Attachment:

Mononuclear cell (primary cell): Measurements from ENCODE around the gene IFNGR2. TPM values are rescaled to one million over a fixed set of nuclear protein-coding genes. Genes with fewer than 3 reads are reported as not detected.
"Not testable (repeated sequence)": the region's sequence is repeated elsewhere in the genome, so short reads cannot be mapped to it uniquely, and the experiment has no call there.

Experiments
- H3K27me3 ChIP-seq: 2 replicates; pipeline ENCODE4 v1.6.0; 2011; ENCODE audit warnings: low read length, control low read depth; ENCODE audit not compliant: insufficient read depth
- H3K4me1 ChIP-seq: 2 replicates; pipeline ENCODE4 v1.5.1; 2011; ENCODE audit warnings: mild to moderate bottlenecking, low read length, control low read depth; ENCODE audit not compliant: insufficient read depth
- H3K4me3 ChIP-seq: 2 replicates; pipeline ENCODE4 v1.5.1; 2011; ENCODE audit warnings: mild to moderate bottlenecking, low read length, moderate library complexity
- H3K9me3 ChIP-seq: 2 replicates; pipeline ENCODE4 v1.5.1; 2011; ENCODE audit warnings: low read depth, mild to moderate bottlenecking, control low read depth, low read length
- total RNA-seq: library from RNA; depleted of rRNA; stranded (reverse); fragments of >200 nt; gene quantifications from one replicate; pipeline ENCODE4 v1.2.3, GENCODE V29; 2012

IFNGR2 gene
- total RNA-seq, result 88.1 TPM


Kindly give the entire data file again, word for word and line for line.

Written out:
Mononuclear cell (primary cell): Measurements from ENCODE around the gene IFNGR2. TPM values are rescaled to one million over a fixed set of nuclear protein-coding genes. Genes with fewer than 3 reads are reported as not detected.
"Not testable (repeated sequence)": the region's sequence is repeated elsewhere in the genome, so short reads cannot be mapped to it uniquely, and the experiment has no call there.

Experiments
- H3K27me3 ChIP-seq: 2 replicates; pipeline ENCODE4 v1.6.0; 2011; ENCODE audit warnings: low read length, control low read depth; ENCODE audit not compliant: insufficient read depth
- H3K4me1 ChIP-seq: 2 replicates; pipeline ENCODE4 v1.5.1; 2011; ENCODE audit warnings: mild to moderate bottlenecking, low read length, control low read depth; ENCODE audit not compliant: insufficient read depth
- H3K4me3 ChIP-seq: 2 replicates; pipeline ENCODE4 v1.5.1; 2011; ENCODE audit warnings: mild to moderate bottlenecking, low read length, moderate library complexity
- H3K9me3 ChIP-seq: 2 replicates; pipeline ENCODE4 v1.5.1; 2011; ENCODE audit warnings: low read depth, mild to moderate bottlenecking, control low read depth, low read length
- total RNA-seq: library from RNA; depleted of rRNA; stranded (reverse); fragments of >200 nt; gene quantifications from one replicate; pipeline ENCODE4 v1.2.3, GENCODE V29; 2012

IFNGR2 gene
- total RNA-seq, result 88.1 TPM